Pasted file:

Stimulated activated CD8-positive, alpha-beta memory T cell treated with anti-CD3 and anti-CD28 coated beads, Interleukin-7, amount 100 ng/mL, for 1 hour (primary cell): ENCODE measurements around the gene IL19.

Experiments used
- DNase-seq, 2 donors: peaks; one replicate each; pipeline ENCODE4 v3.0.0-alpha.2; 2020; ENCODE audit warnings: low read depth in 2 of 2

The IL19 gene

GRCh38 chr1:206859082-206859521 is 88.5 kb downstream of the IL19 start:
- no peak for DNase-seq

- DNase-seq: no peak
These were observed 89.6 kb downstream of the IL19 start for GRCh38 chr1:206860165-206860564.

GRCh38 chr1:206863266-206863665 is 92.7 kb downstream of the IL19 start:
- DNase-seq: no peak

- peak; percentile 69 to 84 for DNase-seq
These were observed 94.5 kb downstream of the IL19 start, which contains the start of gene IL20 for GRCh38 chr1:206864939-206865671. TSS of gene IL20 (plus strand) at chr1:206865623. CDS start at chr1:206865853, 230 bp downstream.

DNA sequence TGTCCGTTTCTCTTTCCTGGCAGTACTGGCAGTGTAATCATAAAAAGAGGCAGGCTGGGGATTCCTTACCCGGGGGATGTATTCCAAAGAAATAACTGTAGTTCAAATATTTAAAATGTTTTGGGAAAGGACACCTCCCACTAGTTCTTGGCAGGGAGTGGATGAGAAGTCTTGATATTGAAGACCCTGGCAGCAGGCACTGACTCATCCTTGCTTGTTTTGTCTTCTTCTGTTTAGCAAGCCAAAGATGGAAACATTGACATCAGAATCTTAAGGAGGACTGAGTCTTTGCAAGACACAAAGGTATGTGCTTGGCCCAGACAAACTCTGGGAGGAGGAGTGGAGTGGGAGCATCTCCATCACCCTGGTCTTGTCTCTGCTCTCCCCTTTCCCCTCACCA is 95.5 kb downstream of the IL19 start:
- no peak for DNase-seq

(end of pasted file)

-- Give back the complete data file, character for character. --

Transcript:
Stimulated activated CD8-positive, alpha-beta memory T cell treated with anti-CD3 and anti-CD28 coated beads, Interleukin-7, amount 100 ng/mL, for 1 hour (primary cell): ENCODE measurements around the gene IL19.

Experiments used
- DNase-seq, 2 donors: peaks; one replicate each; pipeline ENCODE4 v3.0.0-alpha.2; 2020; ENCODE audit warnings: low read depth in 2 of 2

The IL19 gene

GRCh38 chr1:206859082-206859521 is 88.5 kb downstream of the IL19 start:
- no peak for DNase-seq

- DNase-seq: no peak
These were observed 89.6 kb downstream of the IL19 start for GRCh38 chr1:206860165-206860564.

GRCh38 chr1:206863266-206863665 is 92.7 kb downstream of the IL19 start:
- DNase-seq: no peak

- peak; percentile 69 to 84 for DNase-seq
These were observed 94.5 kb downstream of the IL19 start, which contains the start of gene IL20 for GRCh38 chr1:206864939-206865671. TSS of gene IL20 (plus strand) at chr1:206865623. CDS start at chr1:206865853, 230 bp downstream.

DNA sequence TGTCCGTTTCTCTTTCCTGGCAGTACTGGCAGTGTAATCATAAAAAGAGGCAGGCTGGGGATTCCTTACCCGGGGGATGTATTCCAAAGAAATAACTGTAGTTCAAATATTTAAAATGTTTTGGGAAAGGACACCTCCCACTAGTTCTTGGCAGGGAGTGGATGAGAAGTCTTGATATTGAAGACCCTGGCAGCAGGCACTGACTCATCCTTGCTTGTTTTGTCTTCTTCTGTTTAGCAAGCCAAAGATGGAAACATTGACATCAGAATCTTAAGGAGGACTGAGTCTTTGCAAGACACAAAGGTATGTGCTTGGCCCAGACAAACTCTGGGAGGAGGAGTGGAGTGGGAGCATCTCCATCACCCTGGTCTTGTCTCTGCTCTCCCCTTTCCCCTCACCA is 95.5 kb downstream of the IL19 start:
- no peak for DNase-seq